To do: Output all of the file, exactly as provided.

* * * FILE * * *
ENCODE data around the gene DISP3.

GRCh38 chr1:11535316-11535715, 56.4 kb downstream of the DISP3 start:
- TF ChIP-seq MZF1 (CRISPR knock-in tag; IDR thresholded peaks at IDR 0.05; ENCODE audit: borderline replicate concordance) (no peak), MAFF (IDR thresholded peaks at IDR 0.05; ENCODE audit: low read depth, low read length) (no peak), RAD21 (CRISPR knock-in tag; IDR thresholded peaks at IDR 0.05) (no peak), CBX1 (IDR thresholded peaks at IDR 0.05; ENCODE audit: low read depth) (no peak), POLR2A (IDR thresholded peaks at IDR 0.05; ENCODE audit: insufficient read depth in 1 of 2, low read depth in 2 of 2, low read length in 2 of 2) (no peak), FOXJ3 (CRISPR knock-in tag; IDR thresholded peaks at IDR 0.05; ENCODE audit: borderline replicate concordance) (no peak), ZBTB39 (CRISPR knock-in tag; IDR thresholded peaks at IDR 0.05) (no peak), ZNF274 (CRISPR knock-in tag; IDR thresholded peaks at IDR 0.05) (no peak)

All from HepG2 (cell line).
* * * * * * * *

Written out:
ENCODE data around the gene DISP3.

GRCh38 chr1:11535316-11535715, 56.4 kb downstream of the DISP3 start:
- TF ChIP-seq MZF1 (CRISPR knock-in tag; IDR thresholded peaks at IDR 0.05; ENCODE audit: borderline replicate concordance) (no peak), MAFF (IDR thresholded peaks at IDR 0.05; ENCODE audit: low read depth, low read length) (no peak), RAD21 (CRISPR knock-in tag; IDR thresholded peaks at IDR 0.05) (no peak), CBX1 (IDR thresholded peaks at IDR 0.05; ENCODE audit: low read depth) (no peak), POLR2A (IDR thresholded peaks at IDR 0.05; ENCODE audit: insufficient read depth in 1 of 2, low read depth in 2 of 2, low read length in 2 of 2) (no peak), FOXJ3 (CRISPR knock-in tag; IDR thresholded peaks at IDR 0.05; ENCODE audit: borderline replicate concordance) (no peak), ZBTB39 (CRISPR knock-in tag; IDR thresholded peaks at IDR 0.05) (no peak), ZNF274 (CRISPR knock-in tag; IDR thresholded peaks at IDR 0.05) (no peak)

All from HepG2 (cell line).